I’ve weighed the benefits of many snacks, but few things cut it just right. Ice cream is cold, creamy and delicious but takes too much self control not eat the whole pint. Seaweed has almost no calories, but there’s only so much seaweed a person can eat. Ramen is quick and filling but… ew. I needed to find something delicious, something quick, something filling and most importantly something that would wake me up. And I found that in the Baked Potato Nacho. It takes no more than 30 seconds to melt Cheddar on a half a spud, top it with Crema Mexicana (I know, classy, right?) and sliced Jalapeños, which are spicy enough to remind you not to fall asleep.* Best of all there is no whole pack to eat, because you’d have to consciously go make another one, and you’d be too smart to go do that! And the sky is the limit in terms of what you can put on them – tomatoes, olives, salsa, tabasco sauce, chipotle mayo or ground beef if you have time on your hands. Next time you’re desperate for a quick lunch check these out – they’re ever so… wait for it… appeeling! (Sorry).

         

        *30 seconds if you already have a baked potato. If you don’t, you will have to wait for one.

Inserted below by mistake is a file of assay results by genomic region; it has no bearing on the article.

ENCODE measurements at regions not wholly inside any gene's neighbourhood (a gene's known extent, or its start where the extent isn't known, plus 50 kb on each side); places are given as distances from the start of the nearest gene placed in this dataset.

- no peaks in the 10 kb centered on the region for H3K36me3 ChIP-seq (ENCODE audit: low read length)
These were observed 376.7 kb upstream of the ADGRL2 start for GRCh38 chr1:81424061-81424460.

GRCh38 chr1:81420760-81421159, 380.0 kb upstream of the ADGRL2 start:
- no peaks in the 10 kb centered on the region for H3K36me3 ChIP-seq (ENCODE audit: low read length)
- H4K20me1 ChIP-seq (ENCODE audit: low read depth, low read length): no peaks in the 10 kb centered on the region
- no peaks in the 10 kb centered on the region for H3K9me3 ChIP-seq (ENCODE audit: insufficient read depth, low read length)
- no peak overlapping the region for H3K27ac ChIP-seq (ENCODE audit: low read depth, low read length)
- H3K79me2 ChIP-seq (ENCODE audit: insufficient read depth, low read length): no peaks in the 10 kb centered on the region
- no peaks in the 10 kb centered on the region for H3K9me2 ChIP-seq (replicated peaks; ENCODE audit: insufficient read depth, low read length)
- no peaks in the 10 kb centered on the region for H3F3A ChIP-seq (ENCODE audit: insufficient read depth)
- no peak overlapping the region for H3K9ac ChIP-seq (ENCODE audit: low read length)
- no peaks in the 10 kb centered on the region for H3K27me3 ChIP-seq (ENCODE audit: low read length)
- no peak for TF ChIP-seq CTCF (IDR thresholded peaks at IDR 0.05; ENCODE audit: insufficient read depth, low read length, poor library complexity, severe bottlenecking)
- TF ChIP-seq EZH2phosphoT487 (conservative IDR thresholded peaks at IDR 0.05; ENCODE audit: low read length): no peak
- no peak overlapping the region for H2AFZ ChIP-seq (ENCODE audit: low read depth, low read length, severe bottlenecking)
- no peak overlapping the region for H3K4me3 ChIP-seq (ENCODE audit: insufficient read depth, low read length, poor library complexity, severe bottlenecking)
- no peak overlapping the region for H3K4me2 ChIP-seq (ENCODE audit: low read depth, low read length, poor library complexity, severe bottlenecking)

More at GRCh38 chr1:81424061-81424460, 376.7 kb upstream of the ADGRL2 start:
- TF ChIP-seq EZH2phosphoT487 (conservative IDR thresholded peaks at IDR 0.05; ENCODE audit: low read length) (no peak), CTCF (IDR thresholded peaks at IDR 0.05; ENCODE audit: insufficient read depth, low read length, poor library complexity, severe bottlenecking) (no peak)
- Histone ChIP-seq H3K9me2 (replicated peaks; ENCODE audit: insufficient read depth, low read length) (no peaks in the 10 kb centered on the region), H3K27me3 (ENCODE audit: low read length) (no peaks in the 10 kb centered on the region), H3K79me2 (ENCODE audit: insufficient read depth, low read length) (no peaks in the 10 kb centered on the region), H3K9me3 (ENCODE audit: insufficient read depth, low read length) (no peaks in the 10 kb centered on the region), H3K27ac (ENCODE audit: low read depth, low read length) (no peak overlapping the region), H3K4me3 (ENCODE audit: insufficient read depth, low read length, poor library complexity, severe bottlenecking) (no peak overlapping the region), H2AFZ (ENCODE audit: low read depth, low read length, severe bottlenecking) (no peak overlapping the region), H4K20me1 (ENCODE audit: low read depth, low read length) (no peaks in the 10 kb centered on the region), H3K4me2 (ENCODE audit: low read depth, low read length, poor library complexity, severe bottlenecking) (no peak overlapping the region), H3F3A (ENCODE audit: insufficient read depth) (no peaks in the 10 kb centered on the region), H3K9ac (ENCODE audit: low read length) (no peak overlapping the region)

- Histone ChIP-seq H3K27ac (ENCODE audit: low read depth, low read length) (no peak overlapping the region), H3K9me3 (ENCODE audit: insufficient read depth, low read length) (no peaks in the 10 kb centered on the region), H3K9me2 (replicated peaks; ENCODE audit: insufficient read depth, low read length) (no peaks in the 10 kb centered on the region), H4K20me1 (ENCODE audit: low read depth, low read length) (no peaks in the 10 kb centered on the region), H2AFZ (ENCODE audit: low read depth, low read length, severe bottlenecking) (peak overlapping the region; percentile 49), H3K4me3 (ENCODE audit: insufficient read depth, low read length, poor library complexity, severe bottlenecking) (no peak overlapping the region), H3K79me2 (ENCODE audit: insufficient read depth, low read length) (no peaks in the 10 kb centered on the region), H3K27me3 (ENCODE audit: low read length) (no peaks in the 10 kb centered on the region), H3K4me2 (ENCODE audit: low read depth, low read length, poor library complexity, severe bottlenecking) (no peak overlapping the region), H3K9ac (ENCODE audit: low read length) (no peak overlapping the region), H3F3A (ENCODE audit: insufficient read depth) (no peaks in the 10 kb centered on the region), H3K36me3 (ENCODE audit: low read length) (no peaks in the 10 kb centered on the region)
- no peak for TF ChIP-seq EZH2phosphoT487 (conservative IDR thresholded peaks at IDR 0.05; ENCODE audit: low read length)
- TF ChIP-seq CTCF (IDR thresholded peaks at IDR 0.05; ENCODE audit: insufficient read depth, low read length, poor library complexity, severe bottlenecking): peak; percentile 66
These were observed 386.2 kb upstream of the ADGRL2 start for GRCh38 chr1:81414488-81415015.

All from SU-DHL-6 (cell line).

How about you – what are (or were) your favorite study snacks? Let me know in the comments below!

        Baked Potato Nachos

        Ingredients:

        • 1 baked potato*/**
        • 2-3 oz Cheddar cheese, grated or broken into small pieces
        • 2 dollops of crema Mexicana*** or sour cream
        • 8-10 slices hot pickled jalapeños

        Directions:

        1. Cut your potato in half, and sprinkle cheddar evenly over the top.
        2. Microwave for about 30 seconds.
        3. Top with crema/sour cream, and evenly distribute the jalapeños
        4. You’re done. If that felt too easy, that’s because it was.

        Smoked Basmati – No Ordinary Grain

        I don’t know about you, but I often become obsessed with one food. I’ll suddenly make carrot soup every week or try salmon 10 different ways in a single month. Right now, I’m on a rice kick, which is surprising since I didn’t love rice growing up – we ate mostly meat and potatoes.  When we had rice, it was always plain without much seasoning, so it was kind of boring. For years, I avoided making rice, and when I was forced to, it was almost never fluffy and flavorful.

         

        Smoked Basmati – a perfect way to add flavor (but not calories!) to any rice-based dish | The Road Home

         

        I forced myself to learn how to make perfect rice now that I cook so many Indian, Middle Eastern and Asian dishes. Many cultures prepare rice in many different ways – one day soon I’ll show you how to make Persian jeweled rice (if you beg me enough and maybe make me cookies) – but there is very simple fool-proof way of making any long-grain rice that is perfect every time. The key is that every grain must be coated in some sort of oil or fat.

         

        Smoked Basmati – a perfect way to add flavor (but not calories!) to any rice-based dish | The Road Home